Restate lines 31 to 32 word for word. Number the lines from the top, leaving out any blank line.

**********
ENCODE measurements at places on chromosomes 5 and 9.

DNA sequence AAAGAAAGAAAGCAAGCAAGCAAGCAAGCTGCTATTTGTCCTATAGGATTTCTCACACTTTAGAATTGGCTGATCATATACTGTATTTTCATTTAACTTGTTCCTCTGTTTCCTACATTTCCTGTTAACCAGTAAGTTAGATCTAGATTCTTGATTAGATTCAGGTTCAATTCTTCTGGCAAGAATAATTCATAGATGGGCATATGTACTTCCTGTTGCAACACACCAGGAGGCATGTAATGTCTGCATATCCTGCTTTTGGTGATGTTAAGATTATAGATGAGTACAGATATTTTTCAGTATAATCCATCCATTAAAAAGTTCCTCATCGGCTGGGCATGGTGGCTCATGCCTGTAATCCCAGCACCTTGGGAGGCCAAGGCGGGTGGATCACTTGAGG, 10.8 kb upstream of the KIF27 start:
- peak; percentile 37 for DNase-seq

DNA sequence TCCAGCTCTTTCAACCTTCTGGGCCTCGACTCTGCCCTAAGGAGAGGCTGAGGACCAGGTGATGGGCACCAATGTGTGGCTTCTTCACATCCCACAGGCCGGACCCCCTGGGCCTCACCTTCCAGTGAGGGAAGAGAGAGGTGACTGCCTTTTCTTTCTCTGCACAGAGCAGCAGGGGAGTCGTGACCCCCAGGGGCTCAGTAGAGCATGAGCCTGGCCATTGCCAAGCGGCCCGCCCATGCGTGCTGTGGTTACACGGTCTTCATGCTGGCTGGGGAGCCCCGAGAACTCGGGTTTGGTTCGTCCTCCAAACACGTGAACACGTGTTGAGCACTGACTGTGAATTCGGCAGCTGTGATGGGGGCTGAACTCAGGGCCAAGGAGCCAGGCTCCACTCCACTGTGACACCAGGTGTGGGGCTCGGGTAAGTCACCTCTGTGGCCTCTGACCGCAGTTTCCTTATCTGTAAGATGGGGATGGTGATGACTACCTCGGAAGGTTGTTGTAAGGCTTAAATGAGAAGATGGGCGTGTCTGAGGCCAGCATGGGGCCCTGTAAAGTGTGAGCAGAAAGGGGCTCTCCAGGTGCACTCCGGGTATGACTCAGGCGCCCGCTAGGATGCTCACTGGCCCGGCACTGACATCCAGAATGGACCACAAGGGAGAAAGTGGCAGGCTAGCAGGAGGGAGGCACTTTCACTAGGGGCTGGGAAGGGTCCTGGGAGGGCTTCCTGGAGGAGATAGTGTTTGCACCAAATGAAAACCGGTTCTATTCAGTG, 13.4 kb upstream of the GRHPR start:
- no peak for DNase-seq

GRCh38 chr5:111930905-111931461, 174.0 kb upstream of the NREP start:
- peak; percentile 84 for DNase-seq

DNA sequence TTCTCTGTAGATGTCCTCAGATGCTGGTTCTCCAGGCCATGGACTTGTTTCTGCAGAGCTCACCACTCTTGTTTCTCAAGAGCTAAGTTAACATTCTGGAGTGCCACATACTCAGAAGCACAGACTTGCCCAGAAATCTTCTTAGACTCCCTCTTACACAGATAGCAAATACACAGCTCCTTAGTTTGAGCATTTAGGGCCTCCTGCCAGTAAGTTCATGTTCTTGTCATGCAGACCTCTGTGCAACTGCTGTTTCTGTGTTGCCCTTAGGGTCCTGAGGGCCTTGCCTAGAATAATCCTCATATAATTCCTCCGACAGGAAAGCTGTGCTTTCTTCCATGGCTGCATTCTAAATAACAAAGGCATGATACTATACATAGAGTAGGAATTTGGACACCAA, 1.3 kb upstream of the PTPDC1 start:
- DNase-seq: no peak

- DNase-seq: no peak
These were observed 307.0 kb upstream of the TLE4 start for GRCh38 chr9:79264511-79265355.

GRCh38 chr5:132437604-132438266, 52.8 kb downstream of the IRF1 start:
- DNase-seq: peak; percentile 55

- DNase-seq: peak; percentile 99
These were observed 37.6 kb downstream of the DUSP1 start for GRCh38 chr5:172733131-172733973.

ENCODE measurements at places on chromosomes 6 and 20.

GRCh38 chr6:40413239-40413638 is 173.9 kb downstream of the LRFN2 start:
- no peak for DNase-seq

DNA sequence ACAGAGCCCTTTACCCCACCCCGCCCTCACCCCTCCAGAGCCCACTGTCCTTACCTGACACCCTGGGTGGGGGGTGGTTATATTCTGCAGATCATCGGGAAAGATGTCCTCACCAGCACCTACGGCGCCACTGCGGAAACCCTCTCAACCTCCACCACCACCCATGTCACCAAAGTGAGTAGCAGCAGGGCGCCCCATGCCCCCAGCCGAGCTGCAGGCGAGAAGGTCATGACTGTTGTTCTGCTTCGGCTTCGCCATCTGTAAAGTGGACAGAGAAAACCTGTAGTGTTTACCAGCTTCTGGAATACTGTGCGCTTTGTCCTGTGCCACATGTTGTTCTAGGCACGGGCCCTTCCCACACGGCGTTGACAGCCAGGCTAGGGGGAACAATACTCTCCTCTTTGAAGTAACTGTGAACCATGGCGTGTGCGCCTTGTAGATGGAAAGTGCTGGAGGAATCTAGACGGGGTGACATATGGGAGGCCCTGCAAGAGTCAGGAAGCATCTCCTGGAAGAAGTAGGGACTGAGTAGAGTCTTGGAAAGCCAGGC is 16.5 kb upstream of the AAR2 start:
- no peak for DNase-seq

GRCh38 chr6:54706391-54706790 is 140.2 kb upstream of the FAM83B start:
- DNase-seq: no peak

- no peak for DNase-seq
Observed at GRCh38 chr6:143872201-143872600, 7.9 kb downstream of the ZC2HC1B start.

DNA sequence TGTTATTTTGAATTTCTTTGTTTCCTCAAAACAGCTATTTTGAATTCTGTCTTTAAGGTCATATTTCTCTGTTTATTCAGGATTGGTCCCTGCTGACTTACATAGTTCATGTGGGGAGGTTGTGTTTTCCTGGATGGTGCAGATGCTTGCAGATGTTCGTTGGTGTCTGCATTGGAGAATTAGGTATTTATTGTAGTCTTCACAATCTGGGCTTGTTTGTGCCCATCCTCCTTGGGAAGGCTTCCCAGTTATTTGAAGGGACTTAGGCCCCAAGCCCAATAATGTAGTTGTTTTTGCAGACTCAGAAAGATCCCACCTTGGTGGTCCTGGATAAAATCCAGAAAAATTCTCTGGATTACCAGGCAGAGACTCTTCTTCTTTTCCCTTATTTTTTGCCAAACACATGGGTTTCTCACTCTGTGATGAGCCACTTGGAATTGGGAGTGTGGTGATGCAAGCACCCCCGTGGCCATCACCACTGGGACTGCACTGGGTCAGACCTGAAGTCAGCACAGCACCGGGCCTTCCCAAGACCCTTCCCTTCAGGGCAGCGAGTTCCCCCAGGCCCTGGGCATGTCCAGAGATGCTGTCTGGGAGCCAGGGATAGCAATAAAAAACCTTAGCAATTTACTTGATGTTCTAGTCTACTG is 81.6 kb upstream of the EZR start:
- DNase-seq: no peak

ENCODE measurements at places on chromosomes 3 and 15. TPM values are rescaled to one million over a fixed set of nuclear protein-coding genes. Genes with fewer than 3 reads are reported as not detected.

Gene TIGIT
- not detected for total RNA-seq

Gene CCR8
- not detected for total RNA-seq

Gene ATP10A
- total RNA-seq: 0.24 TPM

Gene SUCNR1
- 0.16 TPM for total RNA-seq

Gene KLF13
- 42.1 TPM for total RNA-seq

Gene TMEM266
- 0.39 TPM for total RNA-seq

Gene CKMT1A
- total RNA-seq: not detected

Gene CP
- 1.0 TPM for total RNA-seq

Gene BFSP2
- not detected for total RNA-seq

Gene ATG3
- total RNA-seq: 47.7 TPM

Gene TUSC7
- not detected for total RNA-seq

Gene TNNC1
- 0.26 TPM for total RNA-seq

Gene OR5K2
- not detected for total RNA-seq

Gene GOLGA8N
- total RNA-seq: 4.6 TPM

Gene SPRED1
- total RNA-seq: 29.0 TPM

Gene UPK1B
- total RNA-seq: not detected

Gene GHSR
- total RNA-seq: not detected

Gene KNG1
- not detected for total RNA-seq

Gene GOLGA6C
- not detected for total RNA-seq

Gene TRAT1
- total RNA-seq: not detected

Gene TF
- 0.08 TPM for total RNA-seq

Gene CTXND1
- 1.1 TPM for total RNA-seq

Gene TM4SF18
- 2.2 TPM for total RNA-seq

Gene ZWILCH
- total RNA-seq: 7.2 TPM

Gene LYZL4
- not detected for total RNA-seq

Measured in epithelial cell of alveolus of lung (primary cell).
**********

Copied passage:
- not detected for total RNA-seq

Gene ATP10A